In the past decade, Philadelphia’s building boom has been accompanied by a string of demolitions touching almost every corner of the city, and resulting in the loss of everything from iconic churches to vernacular row houses. But even as a growing number of Philadelphians lament these losses, advocates for historic preservation have sometimes struggled to make a case for keeping Philadelphia’s built fabric intact. As Julie Donofrio, managing director of PennPraxis, wrote in a recent op-ed on PlanPhilly, the term “preservation” sometimes turns people off, even if the goals of the practice—celebrating and maintaining the assets that make neighborhoods what they are—are shared by many of those same people.
The City of Philadelphia has recently launched efforts to expand the field of people who have a stake in historic preservation, one prong of which is a Historic Preservation Task Force, appointed by Mayor Jim Kenney, which is expected to release a final set of recommendations in spring 2019. Last year, working in parallel with that process, PennPraxis helped convene a series of small-scale neighborhood conversations for residents to discuss a broad range of issues related to preserving and maintaining parts of the city that residents hold dear. The result, a Neighborhood Preservation Toolkit, was released by PennPraxis in February.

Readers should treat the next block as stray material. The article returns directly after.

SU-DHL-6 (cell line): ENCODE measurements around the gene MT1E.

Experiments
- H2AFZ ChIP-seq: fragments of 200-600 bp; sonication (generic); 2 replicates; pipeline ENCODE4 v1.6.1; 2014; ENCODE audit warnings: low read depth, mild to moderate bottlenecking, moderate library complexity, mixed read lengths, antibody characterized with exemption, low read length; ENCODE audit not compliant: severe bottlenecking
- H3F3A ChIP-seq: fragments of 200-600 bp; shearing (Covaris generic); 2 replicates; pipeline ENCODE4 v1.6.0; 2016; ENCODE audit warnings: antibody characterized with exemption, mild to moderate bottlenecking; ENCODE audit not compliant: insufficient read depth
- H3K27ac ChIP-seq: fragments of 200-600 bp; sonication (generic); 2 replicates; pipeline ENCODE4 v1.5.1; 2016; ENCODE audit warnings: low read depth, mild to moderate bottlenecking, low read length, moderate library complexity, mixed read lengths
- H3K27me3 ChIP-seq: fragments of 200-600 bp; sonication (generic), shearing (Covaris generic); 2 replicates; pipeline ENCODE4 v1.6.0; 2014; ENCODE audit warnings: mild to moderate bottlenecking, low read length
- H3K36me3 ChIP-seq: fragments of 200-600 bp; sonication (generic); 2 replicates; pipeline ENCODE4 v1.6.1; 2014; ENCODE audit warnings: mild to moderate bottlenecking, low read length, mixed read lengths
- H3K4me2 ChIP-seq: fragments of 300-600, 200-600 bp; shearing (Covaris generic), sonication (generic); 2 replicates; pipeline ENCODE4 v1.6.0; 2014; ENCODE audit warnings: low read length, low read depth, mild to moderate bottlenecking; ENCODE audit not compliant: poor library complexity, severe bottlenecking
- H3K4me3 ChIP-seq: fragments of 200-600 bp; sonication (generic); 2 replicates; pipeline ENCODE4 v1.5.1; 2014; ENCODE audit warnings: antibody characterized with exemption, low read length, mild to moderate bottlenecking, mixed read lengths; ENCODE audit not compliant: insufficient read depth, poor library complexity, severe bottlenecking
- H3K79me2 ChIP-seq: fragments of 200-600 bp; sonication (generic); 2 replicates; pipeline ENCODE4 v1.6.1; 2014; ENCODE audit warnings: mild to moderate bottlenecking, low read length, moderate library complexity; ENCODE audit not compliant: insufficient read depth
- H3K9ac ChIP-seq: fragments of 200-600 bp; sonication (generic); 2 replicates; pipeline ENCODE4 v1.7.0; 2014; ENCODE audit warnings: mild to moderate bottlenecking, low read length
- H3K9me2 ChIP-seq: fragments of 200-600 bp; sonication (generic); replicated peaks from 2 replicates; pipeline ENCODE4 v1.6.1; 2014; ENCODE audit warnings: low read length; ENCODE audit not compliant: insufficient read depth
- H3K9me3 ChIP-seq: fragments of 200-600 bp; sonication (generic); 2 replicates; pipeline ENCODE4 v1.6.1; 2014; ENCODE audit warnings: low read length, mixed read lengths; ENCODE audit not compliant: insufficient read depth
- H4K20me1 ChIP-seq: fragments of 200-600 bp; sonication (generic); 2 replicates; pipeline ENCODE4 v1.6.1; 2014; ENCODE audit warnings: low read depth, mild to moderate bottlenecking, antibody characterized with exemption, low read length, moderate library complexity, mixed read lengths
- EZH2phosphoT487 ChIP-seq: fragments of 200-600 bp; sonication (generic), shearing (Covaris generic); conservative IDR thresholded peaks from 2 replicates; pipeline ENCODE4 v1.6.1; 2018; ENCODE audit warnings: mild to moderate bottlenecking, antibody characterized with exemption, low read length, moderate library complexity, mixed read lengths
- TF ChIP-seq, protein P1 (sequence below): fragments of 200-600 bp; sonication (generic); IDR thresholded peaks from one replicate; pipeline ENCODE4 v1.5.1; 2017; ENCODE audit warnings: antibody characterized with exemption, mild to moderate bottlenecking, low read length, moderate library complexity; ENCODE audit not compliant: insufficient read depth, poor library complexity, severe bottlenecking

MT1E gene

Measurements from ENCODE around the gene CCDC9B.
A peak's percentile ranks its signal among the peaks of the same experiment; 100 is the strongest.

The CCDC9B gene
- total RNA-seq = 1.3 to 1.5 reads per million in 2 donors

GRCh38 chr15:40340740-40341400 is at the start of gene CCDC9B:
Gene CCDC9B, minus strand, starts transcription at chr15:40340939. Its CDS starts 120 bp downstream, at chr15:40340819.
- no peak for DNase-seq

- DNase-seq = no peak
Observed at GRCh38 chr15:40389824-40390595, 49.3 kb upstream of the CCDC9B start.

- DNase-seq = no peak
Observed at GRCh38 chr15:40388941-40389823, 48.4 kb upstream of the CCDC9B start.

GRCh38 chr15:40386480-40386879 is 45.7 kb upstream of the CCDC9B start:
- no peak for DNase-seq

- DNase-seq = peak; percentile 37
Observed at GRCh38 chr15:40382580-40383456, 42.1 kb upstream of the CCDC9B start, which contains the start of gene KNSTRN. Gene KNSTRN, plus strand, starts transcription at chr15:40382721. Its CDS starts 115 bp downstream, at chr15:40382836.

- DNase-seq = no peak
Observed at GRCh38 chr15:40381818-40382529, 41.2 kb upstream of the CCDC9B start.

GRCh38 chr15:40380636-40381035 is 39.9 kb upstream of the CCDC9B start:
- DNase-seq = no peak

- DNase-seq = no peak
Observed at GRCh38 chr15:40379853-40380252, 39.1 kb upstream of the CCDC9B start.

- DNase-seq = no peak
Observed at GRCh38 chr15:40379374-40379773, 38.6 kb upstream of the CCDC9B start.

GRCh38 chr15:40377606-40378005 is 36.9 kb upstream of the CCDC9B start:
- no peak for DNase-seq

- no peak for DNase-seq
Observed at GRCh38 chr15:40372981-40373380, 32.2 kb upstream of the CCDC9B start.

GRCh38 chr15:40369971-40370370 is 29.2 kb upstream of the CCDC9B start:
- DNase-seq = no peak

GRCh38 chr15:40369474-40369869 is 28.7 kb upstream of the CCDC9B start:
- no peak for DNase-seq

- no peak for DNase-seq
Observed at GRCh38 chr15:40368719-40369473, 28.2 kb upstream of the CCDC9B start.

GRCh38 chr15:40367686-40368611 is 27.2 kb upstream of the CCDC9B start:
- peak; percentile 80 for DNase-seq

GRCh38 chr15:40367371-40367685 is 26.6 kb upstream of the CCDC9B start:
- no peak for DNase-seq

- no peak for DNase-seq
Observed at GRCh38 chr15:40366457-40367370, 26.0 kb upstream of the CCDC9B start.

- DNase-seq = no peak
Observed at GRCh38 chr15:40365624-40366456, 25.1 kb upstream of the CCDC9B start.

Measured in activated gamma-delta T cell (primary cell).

“The Toolkit encompasses the whole gamut of neighborhood preservation, all the way from taking care of an individual house, to improving the quality of new construction, supporting small businesses, promoting local engagement, and strengthening social fabric,” Donofrio says. “It’s challenging to translate these topics into a set of tools, but what we have tried to create is a guide that brings together the overarching, and underlying, theme of all of this: expanding neighborhood appreciation, and giving people the tools to channel their sense of pride into action.”
Read more at PennDesign News.